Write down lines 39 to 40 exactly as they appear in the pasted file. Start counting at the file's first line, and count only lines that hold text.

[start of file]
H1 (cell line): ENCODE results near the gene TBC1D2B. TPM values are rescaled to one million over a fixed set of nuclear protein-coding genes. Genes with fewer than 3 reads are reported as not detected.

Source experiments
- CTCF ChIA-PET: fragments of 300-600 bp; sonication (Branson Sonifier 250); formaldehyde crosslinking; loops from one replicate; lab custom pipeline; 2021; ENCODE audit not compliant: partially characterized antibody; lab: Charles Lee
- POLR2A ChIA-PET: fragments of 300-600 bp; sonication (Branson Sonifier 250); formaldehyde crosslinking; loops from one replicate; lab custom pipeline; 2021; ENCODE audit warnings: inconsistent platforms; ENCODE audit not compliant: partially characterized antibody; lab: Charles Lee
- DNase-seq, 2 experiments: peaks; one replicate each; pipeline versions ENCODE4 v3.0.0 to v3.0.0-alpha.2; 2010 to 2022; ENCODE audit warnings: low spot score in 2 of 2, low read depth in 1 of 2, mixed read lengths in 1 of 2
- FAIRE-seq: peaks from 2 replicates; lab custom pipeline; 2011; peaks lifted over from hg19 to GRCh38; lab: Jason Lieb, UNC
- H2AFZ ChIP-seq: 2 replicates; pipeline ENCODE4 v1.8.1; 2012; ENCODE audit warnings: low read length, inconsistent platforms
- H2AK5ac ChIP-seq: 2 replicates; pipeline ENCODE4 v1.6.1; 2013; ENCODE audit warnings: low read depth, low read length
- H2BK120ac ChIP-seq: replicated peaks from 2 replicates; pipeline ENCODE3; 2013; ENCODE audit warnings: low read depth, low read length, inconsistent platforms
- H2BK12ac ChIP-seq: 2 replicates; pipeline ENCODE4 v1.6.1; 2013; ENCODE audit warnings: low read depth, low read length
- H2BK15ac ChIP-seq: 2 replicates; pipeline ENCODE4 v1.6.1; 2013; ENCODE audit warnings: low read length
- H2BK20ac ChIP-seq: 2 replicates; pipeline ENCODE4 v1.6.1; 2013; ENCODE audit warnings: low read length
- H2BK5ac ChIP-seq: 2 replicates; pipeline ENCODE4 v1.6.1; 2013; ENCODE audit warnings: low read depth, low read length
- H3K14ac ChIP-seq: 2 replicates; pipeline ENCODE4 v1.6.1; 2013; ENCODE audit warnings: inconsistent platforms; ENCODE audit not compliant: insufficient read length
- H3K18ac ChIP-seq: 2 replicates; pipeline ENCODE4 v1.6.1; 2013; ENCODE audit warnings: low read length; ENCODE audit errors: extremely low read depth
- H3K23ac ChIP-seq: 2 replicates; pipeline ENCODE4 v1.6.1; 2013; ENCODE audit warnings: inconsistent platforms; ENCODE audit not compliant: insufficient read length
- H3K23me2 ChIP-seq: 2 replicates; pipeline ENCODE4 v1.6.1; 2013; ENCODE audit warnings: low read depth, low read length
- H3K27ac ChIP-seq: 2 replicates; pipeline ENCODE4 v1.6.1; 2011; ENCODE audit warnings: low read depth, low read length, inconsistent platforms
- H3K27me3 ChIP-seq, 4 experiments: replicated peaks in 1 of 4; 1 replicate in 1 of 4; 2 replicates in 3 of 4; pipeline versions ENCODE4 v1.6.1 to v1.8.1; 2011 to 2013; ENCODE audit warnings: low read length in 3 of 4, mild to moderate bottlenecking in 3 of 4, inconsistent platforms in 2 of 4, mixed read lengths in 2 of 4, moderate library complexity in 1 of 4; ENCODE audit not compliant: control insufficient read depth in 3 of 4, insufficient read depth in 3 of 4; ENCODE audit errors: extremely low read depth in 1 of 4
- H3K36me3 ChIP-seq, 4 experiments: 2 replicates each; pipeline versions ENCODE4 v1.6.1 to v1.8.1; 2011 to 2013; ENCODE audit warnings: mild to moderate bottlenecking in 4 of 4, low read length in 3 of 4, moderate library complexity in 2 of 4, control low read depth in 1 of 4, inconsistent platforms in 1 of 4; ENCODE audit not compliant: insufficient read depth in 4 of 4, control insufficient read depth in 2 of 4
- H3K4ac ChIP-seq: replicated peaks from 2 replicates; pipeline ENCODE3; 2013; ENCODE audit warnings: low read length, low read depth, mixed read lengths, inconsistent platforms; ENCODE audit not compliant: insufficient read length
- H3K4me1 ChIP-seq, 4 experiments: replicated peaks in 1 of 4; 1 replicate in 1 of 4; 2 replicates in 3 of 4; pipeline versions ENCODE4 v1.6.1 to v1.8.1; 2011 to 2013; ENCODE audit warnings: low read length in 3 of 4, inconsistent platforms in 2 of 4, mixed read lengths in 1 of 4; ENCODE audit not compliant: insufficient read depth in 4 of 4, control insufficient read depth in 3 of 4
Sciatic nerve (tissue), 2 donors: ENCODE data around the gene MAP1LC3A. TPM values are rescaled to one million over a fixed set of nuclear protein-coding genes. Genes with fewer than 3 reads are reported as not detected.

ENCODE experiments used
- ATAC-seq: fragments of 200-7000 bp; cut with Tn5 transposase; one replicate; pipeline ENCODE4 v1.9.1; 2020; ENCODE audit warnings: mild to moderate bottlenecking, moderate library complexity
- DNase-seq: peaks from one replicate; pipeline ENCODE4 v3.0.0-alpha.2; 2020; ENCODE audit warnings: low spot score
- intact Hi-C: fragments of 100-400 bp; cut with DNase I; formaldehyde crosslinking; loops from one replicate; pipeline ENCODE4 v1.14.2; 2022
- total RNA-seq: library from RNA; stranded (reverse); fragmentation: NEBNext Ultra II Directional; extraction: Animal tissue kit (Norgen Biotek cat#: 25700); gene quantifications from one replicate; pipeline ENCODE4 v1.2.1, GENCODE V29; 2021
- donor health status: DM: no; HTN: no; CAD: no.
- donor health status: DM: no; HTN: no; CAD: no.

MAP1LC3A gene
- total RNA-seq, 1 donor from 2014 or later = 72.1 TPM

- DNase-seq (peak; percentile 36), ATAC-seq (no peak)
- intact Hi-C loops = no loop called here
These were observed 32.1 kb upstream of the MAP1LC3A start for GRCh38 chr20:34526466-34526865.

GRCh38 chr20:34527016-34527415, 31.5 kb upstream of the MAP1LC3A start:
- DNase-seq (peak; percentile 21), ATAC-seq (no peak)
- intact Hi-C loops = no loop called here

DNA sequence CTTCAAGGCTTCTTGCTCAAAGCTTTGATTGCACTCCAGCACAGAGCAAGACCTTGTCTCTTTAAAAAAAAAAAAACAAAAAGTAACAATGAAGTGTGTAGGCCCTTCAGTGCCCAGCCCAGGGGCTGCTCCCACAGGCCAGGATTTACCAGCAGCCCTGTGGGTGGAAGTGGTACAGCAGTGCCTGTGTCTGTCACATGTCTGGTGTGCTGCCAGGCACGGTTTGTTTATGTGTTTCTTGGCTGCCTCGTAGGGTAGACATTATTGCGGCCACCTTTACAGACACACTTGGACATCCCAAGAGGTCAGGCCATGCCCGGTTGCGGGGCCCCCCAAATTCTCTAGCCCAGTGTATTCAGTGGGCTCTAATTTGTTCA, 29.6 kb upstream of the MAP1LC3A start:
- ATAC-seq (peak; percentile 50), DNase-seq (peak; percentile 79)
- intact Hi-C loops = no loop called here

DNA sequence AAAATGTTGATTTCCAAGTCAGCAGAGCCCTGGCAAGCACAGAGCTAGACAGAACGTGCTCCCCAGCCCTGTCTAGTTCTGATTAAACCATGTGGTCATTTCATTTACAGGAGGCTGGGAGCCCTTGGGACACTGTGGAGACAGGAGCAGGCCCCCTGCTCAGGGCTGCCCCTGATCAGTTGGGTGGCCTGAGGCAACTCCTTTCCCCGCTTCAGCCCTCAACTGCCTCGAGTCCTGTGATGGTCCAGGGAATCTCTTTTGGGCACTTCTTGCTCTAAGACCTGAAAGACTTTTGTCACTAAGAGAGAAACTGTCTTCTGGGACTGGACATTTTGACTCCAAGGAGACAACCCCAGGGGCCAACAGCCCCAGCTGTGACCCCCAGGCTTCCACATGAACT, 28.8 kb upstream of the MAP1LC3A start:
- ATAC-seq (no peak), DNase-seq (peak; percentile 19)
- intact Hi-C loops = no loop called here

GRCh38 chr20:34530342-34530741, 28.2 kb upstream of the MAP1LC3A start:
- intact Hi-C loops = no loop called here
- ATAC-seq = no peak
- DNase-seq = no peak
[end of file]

DNA sequence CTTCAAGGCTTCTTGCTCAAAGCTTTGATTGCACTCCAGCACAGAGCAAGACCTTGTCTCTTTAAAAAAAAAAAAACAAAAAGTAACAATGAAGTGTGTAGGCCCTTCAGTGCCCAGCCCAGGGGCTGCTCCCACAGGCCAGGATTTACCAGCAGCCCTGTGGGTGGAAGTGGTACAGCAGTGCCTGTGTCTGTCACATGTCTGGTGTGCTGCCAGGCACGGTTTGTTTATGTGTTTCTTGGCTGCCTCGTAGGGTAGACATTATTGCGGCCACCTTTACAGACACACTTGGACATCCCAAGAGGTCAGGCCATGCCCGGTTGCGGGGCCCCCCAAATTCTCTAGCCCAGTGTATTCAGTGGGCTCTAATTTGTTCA, 29.6 kb upstream of the MAP1LC3A start:
- ATAC-seq (peak; percentile 50), DNase-seq (peak; percentile 79)